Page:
It was a year of sequels that exceeded expectations.

It was a year of women — directors, writers, cinematographers, actresses — succeeding against the industry odds to deliver many of the freshest and most inspiring big-screen visions.

It was a year in which I found myself unmoved by many of the films that impressed friends and colleagues — most notably, The Shape of Water, Dunkirk, A Ghost Story, Baby Driver, and Three Billboards Outside Ebbing, Missouri. (I went in excited about what I’d heard; I came out frustrated by films that just didn’t work for me.)

It was a year in which we turned to the movies for reassurance that there is still a benevolent imagination and a conscience at work in the world.

While I cannot say that this year gave me many films that will last as all-time favorites, there were so many that made the tour memorable and surprising. Here are quick notes on #30 through #11 of my 2017 Favorites List. (I’ll post the Top 10 next week.)


Jane — dir. Brett Morgen

I learned a lot from this film… like the fact that Jane Goodall was married to Jonathan Pryce, and that they became the parents of Owen Wilson. (Okay, not really… but the resemblances are uncanny.)

And I’ve learned a lot from reading about this film — primarily, that a lot of people I respect really, really dislike Phillip Glass. Huh. I’m grateful, I guess, that I do not share their opinion. I barely noticed the music in this film — I think it served to effectively sew together a lot of “found footage,” typical National Geographic Special stuff (the kind that makes me suspicious that some things weren’t staged), and “glamour shots” of Goodall’s famous legs.

But seriously — I’m more amazed by the abundance of footage of Jane’s early work that makes such a complete narrative possible than I am by the footage of her up-close-and-personal engagement with the chimpanzees.

This is the kind of movie I would have been warned about in my childhood community of evangelical Christians. They would have condemned this due to their rejection of Jane’s scientific observations about evolution and her decisions about career, marriage and parenthood. (Many, I’m afraid, would still condemn it.) I’m grateful for teachers — men and women of deep faith and a deep respect for reason and truth — who came along to set me free from the notion that a work of art reflecting one human being’s ideas and decisions is automatically a film endorsing and celebrating all of those ideas and decisions.

Jane doesn’t strike me as any kind of indoctrination or screed. If it recommends anything, it recommends that we should be brave, curious, and careful to recognize that both good and evil are active in nature, and that we must nevertheless love the created world for the greater good. What kind of church would object to such things? (A church that would support a science-hating, educating-hating, woman-hating President, I guess.)

This film captures a testimony, but it does not preach — it leaves us room to observe Jane and come to our own conclusions (like, for example, realizing the folly of coming to anything at all like ultimate conclusions in a world as wondrous and complicated as this).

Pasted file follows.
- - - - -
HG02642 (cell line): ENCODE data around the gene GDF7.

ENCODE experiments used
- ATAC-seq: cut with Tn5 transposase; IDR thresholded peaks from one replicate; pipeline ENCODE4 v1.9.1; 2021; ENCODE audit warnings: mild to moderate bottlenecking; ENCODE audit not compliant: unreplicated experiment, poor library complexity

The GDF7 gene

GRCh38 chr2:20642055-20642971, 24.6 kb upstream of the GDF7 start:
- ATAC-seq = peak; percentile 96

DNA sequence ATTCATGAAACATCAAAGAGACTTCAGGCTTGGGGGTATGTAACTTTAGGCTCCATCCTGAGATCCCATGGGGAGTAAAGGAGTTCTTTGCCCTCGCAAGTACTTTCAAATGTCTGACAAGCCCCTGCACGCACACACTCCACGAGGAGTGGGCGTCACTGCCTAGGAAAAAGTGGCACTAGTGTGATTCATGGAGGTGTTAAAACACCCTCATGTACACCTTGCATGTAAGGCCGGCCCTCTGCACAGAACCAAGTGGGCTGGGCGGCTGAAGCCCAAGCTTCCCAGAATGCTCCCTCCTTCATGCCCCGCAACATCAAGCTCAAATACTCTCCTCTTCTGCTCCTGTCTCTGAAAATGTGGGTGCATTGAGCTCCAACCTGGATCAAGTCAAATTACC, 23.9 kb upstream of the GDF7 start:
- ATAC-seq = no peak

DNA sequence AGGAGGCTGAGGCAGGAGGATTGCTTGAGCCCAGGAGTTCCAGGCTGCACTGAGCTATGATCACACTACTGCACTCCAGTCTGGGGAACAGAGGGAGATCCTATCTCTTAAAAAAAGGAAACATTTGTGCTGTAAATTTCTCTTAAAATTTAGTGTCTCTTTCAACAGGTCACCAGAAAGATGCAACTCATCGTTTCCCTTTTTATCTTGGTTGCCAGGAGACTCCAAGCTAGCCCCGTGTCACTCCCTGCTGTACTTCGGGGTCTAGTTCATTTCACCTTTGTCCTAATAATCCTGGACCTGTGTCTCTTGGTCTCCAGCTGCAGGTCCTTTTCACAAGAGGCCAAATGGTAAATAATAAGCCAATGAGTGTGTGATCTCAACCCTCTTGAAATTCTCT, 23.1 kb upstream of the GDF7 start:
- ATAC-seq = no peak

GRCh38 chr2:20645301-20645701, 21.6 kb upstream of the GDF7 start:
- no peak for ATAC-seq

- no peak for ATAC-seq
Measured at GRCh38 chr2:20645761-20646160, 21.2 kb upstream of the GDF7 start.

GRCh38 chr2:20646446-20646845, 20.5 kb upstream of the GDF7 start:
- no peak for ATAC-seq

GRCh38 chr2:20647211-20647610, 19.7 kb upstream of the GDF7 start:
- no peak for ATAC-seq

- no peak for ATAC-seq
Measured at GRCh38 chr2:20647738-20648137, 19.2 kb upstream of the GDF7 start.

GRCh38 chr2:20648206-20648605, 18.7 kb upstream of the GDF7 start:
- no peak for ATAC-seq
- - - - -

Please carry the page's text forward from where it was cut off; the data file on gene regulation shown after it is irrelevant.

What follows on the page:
In this film, Jane’s testimony strikes me as both an inspiration and a cautionary tale. Somehow, I’ve never known her story. I’ll go on thinking about her for a long time. Her fearless curiosity, her compassion, and her reverence for the created world minister to me (to preserve a word I learned in childhood) in ways that fear, ignorance, and condemnation do not. And they remind me of things I learned from those evangelicals’ own Scriptures: the importance of casting out fear, and of attending to “what has been made,” because creation is full of testimonies about what some call Mystery or Glory or Love — what (or better whom) I call God.

The natural world is a language of its Maker, full of living words that go on speaking meaningfully to us. Jane and Janemake me want to attend to them better — with humility, discernment, and conscience.


The Trip to Spain — dir. Michael Winterbottom

The subtler development of themes over the course of the journey, the constant critique of these two unceasingly competitive egos, the correlations between the past (described in show-offy tour guide monlogues) and the immediate — these make every mundane exchange resonate with something more. (And something Moor, or, better, something Moore.)

I want to be the jogger that Steve Coogan is.

I want to prioritize family the way Rob Brydon does.

I want to eat everything they eat.

I want to drive the roads they drive.

I want a road-trip buddy who enjoys improvisational sparring.

And yet…

It’s somewhat disappointing how preoccupied this film is with revisiting highlights from earlier material, with diminishing returns. (Again with the Roger Moore, Sean Connery, and Al Pacino! The Moors/Moores sequence is exasperating.) I’m increasingly weary of the celebrity-impressions competition between these two; I’m increasingly sympathetic with the unimpressed women at their table who demonstrate the patience of saints.

But still, The Trip to Spain is a pleasure and a palate cleanser after a summer of disposable noise and typically overstuffed “big” movies.


Their Finest — dir. Lone Scherfig

A film set in 1940 — wartime, in the months after the dramatic rescue effort during the Battle of Dunkirk. And I love it. It surprised me. Just when I thought I had it figured out, it would turn into something more than I expected. And here’s the biggest surprise: It stars Gemma Arterton.